The increase in historical allegations post-Savile has very little, if anything, to do with brave “victims” summoning up the courage to report their abusers. Rather it has everything to do with complainants making false allegations (for whatever reason, but money often comes into it) safe in the belief that their stories will not be subjected to the slightest scrutiny by the police and the prosecuting authorities. For these complainants (and more especially their money-grubbing lawyers) have picked up clear signals that the police and the Crown Prosecution Service are on their side and that their allegations will be gratefully received and unquestioningly believed.

Nowhere is this signal stronger than in the Metropolitan Police’s infantile report on the Savile affair itself (Giving Victims a Voice). In its breathtaking disregard for both logic and common sense the report, co-authored by the NSPCC, assumes that because the allegations against Savile were made, the offences were committed. And it goes on to solemnly declare that 214 incidents of abuse have been “formally recorded” as crimes. Nowhere in the report is there mentioned the possibility that a single one of these allegations might be false. This is not so much a retreat from scepticism as a dereliction of duty.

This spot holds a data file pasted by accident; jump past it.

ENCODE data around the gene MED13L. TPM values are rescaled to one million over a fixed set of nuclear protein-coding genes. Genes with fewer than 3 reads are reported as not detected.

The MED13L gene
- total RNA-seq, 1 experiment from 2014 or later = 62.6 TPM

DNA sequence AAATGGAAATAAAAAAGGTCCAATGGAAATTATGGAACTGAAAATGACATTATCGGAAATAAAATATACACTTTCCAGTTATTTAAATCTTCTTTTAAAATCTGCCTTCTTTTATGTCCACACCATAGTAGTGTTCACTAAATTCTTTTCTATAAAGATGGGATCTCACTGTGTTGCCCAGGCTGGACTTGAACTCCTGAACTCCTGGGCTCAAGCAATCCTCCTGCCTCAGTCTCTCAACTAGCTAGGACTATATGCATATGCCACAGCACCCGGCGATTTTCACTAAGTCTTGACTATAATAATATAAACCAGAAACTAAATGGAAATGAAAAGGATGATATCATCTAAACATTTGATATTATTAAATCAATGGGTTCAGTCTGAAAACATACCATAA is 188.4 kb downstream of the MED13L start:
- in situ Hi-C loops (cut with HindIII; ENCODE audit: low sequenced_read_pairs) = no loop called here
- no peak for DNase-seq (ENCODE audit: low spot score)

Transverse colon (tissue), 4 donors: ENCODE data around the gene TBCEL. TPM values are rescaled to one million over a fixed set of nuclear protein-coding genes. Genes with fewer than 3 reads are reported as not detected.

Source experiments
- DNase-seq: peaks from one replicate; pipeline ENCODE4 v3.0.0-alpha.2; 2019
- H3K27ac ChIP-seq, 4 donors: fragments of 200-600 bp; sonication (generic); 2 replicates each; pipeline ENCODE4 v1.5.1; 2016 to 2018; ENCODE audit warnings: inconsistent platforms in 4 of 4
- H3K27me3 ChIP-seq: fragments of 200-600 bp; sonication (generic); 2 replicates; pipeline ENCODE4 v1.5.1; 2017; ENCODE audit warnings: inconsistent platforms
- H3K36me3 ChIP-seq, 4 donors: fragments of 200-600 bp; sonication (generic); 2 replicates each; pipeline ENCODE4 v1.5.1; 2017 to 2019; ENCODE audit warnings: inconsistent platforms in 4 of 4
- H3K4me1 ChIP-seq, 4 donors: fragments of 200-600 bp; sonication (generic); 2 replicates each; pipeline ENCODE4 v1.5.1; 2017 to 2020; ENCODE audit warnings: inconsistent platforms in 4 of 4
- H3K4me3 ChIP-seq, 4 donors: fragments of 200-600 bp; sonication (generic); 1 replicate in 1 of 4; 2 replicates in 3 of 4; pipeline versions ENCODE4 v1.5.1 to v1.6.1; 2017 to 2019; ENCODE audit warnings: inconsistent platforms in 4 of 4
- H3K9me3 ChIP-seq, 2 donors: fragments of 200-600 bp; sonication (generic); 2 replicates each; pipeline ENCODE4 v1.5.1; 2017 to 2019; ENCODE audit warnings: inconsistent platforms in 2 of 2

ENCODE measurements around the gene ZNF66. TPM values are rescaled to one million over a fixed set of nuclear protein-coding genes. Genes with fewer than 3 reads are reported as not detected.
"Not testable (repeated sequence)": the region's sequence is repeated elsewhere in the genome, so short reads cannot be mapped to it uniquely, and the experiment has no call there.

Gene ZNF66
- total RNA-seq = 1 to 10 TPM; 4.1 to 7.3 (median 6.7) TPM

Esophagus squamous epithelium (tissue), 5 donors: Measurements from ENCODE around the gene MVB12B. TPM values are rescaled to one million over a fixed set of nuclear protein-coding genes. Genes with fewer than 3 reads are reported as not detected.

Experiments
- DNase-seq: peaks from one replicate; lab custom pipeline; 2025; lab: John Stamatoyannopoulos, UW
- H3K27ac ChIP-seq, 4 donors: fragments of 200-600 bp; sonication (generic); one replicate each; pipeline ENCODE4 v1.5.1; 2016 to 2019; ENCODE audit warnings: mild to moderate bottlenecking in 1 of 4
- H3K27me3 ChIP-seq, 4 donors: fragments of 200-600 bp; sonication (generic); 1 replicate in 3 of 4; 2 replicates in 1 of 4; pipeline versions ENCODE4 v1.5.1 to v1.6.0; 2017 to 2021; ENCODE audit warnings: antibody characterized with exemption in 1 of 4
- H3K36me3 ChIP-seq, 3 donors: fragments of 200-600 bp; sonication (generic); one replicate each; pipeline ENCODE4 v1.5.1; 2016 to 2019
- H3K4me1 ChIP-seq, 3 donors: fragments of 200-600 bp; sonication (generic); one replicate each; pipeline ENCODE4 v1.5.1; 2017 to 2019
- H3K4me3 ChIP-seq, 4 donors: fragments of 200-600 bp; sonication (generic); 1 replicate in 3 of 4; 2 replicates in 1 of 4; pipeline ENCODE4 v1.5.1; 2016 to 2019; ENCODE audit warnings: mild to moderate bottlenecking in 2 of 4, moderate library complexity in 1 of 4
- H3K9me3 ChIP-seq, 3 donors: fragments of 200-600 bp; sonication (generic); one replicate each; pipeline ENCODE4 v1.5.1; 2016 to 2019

Yet no one at the BBC or in the mainstream press (with the notable exception of Charles Moore at the Daily Telegraph) has dared to question the report’s methods or conclusions. Rather the BBC has responded by setting up its own expensive internal investigation, which has rubber-stamped the Met’s findings, and has devised its own scheme for compensating victims (seven grades of compo available if you’re interested); and all of this paid for by the licence fee, naturally.